Consider these statistics on the importance of social security benefits:
- Social security is the largest source of income for 61 percent of elderly beneficiaries.
- Without social security in retirement, 40 percent of beneficiaries would have incomes below the poverty line.
- 97 percent of people aged 60 to 89 receive social security or will receive it.
Plan Your Retirement
Clearly, social security is crucial to the financial health of so many Americans. With concerns that social security faces insolvency, many people in the United States are rightly concerned that benefits will be cut.
You should be prepared, regardless of what happens in the coming years, and you can start by learning how to maximize your benefits. There’s more to social security than just paying into it during your work years and collecting in retirement. Here are 10 ways you can do just that.
1. Wait until you’re 70
Personal issues, like a health concern, may make you take social security sooner, but if you can you should wait until you’re 70. Social security benefits at 70 years old are 76 percent higher than if taken out at age 62.
This increase is thanks to delayed retirement credits (which are equal to 8 percent per year plus inflation). These credits start accumulating for every year past retirement that you delay taking social security (they stop accumulating at age 70).
2. Work for 35 years
Although this duration may not be possible because everyone’s situation is different, working a full 35 years will help increase your payout. Your highest 35 earning years while working are factored in when calculating your social security benefits.
For instance, six years will have zero income if you only work for 29 years, which will decrease your payout.
3. Make more money
Understand this: social security benefits are based off your lifetime earnings. The more you make (and the more you pay into the program), the more you’ll get.
Increasing your income is easier said than done, right? If you have extra time, you could start a side business or work a part-time job. If you don’t, ask your boss for a raise when the time is right, or try to find passive income streams.
4. Claim a spousal benefit
If you’re married or divorced, you could be eligible for more than one benefit. Here’s how it works:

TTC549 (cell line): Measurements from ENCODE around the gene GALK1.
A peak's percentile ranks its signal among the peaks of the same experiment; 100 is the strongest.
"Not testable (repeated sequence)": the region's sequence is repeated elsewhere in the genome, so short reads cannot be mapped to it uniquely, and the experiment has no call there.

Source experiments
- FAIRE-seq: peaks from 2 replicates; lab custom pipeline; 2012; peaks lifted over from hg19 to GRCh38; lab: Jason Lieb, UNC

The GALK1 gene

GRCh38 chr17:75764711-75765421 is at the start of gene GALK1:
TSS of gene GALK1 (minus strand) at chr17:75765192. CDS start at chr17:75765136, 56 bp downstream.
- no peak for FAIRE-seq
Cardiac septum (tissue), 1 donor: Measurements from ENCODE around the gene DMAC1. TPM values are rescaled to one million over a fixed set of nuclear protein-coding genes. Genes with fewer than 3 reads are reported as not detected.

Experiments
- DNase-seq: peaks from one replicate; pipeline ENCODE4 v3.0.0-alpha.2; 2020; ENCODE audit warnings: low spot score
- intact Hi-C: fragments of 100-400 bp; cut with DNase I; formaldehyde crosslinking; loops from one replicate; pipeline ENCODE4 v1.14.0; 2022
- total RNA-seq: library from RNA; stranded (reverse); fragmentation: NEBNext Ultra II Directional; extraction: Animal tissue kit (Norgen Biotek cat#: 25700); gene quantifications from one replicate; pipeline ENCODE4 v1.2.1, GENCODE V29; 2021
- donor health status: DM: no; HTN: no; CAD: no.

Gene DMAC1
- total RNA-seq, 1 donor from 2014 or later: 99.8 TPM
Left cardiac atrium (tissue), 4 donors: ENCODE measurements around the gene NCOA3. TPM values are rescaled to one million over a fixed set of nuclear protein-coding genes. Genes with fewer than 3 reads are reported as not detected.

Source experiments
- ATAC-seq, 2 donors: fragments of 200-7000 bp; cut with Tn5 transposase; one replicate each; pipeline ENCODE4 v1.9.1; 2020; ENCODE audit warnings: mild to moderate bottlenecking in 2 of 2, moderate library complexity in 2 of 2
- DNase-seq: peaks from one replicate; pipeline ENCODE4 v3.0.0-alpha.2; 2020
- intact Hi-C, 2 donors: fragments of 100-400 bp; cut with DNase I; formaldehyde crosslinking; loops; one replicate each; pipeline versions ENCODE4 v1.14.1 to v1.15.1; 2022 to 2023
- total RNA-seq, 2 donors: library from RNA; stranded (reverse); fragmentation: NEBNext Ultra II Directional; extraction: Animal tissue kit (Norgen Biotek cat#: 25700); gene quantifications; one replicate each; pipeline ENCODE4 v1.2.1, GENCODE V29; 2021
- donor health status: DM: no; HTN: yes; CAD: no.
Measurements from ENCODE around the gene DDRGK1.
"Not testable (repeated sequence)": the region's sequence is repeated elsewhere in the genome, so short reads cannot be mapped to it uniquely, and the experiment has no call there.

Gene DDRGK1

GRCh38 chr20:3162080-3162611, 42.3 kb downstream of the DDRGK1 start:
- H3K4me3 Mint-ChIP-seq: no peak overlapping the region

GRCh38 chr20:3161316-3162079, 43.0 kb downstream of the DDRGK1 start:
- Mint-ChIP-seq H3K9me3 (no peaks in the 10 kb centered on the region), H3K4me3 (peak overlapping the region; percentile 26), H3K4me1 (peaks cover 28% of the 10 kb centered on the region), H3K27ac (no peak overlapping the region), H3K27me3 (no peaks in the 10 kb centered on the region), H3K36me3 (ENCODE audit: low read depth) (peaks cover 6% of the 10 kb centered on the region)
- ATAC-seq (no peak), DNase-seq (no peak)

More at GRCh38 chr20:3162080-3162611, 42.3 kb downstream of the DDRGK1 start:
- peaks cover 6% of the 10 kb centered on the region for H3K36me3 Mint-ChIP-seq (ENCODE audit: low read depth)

- Married: You or your spouse can claim a spousal benefit, which is equal to about 50 percent of the other’s full social security benefits.
- Divorced: As long as you were married for at least 10 years, you and your ex-partner can claim each other and get a spousal benefit based on the amount the other is receiving.
Note: This strategy does not work if you file early for social security. You must be at full retirement age to be eligible for both benefits. Also, spousal benefits can only be claimed if the spouse has filed to claim his or her benefit.
5. Claim a survivor’s benefit
If you are a widow, you can get a survivor’s benefit. This benefit is equal to about 100 percent of the deceased’s full benefits — more than the traditional spousal benefit.
When you claim the survivor’s benefit, try to wait longer because the amount will be higher (see tip #1).
6. Claim twice, but claim only one benefit at a time
If you are eligible for a spousal benefit, make sure you don’t claim both at once because you’ll only receive the higher of the two amounts. For most people, the best option is to first file a claim for the lower of the two benefits. You can then let the other benefit grow thanks to delayed retirement credits.
Note: Spousal benefits max out at full retirement age, while your own max out at 70 years old. If your spouse’s full retirement age is 66 and you’re set to receive more from that benefit, claim your own benefits from 62 to 66 years old, and then start receiving your spousal benefit at age 66.
7. Don’t earn too much in retirement
Working and earning over a certain amount in retirement will decrease your benefits. To maximize benefits and earnings, try to get your work salary right below the earnings limit.
In 2016, the annual work earnings limit is $15,720 if you haven’t reached full retirement age. For every $2 you earn over that amount, you lose $1 in social security benefits. At full retirement age, the annual limit is set to $41,880. For every $3 you earn over that amount, you lose $1 in benefits.
8. Reduce social security taxes
If what you earn from adjusted gross income and nontaxable interest, along with 50 percent of your social security benefits, adds up to over $34,000 (or $44,000 for married couples), take note that up to 85 of your social security benefits can be taxed.
Try to keep the amount just below the threshold, which will lower the amount of taxed social security benefits to no more than 50 percent.
9. Check annually with the Social Security Administration
Many people just assume their social security taxes are being recorded correctly. Unfortunately, mistakes can be made by you or the administration.
After filing tax returns each year, contact the Social Security Administration, and make sure you’re getting credit for what you’re paying.
10. Talk with a professional
Every personal situation differs, which can create difficulties with maximizing your social security benefits. If you are unsure of anything, do your research and talk with the experts.
After all, your money is on the line, and you deserve to get the most you can.
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